Science

Tropical deforestation: agriculture leaves many deforested areas unused

main causes of deforestation
Agriculture often leaves deforested areas unused

Deforestation is one of the main causes of the climate crisis. Behind many glades are farms. A new study shows that the impact is even greater than previously thought. Many deforested areas are then not used at all.

Agriculture contributes much more to rainforest deforestation than previously thought. According to an analysis by an international research team, between 90 and 99 percent of deforestation in these areas is directly or indirectly related to agriculture. Surprisingly, however, only 45 to 65 percent of the cleared area immediately thereafter is actively used for agriculture, a team led by Florence Pendrill from Chalmers University of Applied Sciences in Gothenburg has shown. in the journal “Science” reported.

The ongoing large-scale deforestation of tropical forests is considered one of the greatest environmental problems on the planet: it is accompanied by greenhouse gas emissions, destroying unique ecosystems and reducing biodiversity. It is undeniable that deforestation in the tropics is mainly related to agriculture. However, the extent of this involvement was unclear. So far, observers have assumed the figure to be around 80 percent, albeit without a reliable database.

This verified that Team Pendrill now by comparing different datasets from 2011 to 2015 for 87 tropical and subtropical countries. Sources included data from the Food and Agriculture Organization (FAO) and Global Forest Change (GFC) information based on annual remote sensing data.

pastures and plantations

According to various estimates, so far it has been estimated that between 4.3 and 9.6 million hectares of tropical forests are irretrievably lost every year due to agriculture worldwide. The team is clearly narrowing this range down to 6.4 million to 8.8 million hectares, that is, from 64,000 to 88,000 square kilometers. By comparison, Austria has an area of ​​almost 84,000 square kilometers. Other uses of the cleared area, such as for settlements, mining, dams, or simply for logging, make up only a small part of this area.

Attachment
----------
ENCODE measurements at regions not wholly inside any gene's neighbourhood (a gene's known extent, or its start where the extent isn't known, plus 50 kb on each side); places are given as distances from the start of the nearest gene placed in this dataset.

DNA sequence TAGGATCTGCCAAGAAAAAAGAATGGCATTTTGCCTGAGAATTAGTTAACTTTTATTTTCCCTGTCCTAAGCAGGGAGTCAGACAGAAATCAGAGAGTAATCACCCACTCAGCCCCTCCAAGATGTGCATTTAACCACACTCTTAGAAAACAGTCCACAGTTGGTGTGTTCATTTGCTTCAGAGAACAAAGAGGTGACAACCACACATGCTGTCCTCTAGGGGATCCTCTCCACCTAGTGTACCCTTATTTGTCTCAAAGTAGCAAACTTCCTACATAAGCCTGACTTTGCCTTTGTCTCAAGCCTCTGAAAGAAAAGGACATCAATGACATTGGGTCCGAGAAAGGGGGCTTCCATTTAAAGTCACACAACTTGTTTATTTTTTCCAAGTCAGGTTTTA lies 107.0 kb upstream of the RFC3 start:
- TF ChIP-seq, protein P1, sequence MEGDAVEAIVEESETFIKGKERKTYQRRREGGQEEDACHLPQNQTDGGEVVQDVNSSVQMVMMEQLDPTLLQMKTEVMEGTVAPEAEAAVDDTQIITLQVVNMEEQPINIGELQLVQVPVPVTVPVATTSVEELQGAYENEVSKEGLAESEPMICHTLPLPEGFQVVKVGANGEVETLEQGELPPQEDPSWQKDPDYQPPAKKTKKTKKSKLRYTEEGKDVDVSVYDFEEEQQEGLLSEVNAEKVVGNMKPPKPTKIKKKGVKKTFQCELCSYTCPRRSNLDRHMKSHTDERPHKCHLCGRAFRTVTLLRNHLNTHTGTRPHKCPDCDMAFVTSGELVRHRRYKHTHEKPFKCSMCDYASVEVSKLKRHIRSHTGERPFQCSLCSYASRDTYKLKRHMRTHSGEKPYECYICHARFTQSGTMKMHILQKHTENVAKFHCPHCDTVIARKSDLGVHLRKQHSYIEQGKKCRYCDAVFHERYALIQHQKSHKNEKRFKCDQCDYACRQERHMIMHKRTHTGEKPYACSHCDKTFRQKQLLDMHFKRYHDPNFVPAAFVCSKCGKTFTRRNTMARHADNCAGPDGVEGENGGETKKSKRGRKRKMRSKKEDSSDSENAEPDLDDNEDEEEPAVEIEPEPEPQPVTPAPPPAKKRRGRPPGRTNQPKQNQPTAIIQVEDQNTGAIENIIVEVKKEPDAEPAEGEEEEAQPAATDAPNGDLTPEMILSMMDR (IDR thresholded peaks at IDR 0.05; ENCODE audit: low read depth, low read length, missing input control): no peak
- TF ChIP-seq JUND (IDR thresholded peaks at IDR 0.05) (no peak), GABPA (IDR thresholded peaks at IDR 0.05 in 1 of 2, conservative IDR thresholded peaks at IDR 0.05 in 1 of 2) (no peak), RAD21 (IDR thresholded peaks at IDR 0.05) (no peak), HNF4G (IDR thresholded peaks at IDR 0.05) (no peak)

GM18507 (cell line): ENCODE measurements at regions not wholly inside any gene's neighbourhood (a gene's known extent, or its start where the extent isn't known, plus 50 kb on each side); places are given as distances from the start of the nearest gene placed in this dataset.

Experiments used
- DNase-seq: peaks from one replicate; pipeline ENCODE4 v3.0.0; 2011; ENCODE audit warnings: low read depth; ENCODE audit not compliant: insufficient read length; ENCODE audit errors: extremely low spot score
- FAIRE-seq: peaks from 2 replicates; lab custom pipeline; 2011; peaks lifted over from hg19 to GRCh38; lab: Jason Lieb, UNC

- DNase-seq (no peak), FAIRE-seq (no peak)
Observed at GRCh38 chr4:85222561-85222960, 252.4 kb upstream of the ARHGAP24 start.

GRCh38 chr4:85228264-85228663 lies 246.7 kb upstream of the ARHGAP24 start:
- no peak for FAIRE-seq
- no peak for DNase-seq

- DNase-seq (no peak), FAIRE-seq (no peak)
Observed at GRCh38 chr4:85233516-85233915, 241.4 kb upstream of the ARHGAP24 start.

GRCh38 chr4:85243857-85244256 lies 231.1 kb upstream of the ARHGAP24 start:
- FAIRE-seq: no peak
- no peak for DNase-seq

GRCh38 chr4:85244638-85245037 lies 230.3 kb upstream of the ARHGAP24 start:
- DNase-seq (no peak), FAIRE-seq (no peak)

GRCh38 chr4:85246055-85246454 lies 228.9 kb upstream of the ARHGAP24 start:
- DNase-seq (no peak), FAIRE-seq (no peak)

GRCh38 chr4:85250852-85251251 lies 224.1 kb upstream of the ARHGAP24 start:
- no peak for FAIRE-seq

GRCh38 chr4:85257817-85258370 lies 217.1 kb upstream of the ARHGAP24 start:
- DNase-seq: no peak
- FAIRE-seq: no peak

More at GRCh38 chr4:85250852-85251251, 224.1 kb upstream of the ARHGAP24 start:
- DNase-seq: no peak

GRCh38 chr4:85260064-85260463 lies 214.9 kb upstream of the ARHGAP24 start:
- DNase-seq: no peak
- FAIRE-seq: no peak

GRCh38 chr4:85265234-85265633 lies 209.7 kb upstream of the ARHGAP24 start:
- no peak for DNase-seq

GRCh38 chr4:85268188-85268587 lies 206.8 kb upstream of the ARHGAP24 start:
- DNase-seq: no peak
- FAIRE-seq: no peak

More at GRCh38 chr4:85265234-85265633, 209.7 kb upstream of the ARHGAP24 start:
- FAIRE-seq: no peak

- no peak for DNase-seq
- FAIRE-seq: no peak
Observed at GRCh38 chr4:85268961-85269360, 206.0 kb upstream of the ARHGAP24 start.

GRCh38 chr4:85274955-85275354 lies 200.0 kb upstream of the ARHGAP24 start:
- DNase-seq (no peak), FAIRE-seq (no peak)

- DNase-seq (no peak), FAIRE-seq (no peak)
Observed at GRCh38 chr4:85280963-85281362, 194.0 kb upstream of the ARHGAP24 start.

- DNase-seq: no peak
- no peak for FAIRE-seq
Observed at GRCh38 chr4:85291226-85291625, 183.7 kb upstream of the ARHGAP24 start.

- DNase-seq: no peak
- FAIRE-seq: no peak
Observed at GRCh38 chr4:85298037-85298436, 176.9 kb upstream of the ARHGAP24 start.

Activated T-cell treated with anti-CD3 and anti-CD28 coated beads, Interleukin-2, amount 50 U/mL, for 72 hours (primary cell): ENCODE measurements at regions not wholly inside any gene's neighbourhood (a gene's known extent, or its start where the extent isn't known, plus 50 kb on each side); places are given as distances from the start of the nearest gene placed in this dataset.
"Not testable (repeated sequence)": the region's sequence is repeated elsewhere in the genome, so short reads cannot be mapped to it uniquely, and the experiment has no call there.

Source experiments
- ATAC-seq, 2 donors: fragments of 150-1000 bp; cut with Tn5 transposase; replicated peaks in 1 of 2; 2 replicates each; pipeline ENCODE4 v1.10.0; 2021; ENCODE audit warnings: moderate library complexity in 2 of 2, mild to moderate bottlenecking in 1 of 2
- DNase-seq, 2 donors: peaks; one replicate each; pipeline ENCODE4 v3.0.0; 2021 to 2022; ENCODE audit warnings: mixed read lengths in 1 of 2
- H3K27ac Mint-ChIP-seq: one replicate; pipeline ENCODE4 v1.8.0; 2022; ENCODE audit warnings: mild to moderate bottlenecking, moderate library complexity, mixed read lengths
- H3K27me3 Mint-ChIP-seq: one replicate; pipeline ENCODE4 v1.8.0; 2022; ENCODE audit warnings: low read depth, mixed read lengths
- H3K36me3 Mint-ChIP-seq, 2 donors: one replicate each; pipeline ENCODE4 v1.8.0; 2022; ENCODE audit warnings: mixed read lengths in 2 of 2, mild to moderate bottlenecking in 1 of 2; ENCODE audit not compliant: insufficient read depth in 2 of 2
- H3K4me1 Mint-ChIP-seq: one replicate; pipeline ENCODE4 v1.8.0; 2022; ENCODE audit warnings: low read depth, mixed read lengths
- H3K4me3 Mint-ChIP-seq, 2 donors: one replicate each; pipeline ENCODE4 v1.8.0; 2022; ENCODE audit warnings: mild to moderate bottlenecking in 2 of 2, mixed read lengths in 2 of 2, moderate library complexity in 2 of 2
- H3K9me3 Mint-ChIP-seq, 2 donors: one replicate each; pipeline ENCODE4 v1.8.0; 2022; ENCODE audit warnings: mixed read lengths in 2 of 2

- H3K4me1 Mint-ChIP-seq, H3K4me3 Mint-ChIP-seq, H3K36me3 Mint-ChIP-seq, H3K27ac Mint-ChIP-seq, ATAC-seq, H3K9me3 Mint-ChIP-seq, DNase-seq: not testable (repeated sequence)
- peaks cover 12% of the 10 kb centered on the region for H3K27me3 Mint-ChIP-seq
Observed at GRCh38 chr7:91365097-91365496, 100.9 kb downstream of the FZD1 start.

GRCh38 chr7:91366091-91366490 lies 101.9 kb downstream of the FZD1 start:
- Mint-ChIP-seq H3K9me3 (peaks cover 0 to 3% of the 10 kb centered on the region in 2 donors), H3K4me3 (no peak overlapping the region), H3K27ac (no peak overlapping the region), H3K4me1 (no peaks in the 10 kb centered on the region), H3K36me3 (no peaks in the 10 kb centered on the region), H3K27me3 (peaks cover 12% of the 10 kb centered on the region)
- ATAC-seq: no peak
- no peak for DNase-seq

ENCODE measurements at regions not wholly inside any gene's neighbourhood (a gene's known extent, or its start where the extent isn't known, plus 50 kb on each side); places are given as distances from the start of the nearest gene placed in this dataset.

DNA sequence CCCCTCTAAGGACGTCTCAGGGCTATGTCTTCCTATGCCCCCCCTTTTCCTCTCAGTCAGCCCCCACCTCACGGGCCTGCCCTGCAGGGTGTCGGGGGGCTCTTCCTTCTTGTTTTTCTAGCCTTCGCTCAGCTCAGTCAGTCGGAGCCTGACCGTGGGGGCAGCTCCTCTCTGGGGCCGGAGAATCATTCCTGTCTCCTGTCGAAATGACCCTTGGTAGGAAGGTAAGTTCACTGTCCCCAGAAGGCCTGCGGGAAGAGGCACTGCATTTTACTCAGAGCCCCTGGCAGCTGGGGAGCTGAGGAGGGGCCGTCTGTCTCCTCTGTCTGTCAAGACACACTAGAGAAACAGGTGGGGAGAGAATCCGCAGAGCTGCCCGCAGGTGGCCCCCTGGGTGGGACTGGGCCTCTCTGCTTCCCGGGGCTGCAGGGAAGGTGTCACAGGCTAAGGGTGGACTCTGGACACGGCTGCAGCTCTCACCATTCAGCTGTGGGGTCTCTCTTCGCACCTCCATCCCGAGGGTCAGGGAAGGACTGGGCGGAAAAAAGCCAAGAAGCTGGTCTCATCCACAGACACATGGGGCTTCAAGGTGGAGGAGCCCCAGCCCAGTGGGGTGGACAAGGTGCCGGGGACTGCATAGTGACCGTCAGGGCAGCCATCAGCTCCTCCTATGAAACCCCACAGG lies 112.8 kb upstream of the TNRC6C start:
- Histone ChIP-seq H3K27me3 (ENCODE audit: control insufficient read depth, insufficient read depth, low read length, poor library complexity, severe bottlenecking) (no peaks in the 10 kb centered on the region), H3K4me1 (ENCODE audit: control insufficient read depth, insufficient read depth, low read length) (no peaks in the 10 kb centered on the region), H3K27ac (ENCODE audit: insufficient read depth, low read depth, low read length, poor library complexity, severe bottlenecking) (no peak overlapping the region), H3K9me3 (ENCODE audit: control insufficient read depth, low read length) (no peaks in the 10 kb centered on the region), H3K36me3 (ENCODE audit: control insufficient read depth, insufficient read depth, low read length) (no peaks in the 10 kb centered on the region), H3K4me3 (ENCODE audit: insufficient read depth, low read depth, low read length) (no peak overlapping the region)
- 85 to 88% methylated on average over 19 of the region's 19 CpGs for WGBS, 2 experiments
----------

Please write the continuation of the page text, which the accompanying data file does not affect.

The areas are mostly used as pastures or for agriculture: “The expansion of pastures for cattle is by far the most important factor, accounting for about half of the deforestation in the tropics cleared for agricultural purposes,” the study says. Palm oil and soybean plantations account for at least 20 percent. The remaining area is mainly used for growing six crops: rubber, cocoa, coffee, rice, corn and cassava.

Surprising is not only the extreme participation of agriculture in clearing. In addition, only 45-65% of these areas, i.e. 2.0-4.5 million hectares, are actively used in agriculture immediately after clearing. The remaining sections are initially idle, sometimes for years. This applies to varying degrees in Latin America, as well as in Africa and Asia.

Data and transparent supply chains

The researchers attribute this to the fact that areas are often cut down as a precautionary measure when there is a good opportunity – for example, to speculate on land, in anticipation of future infrastructure improvements, such as road construction, or before tightening environmental regulations. laws come into force. Ownership of cleared areas is often unclear or the land is simply unsuitable for agricultural use. In addition, deliberate fires designed to clear a certain area can spread uncontrollably to neighboring forest areas.

Based on the findings, the team comes up with recommendations to slow deforestation. “Our study shows that the ultimate goal of the policy response should be to increase regulation of forest and land use in producing countries,” says co-author Toby Gardner of the Stockholm Environment Institute.

While crops such as soybeans, palm oil, cocoa and coffee are mostly traded internationally, most of the products produced in the cleared areas end up in domestic markets. It is therefore important to promote sustainable development in rural areas, including for smallholders.

Back to top button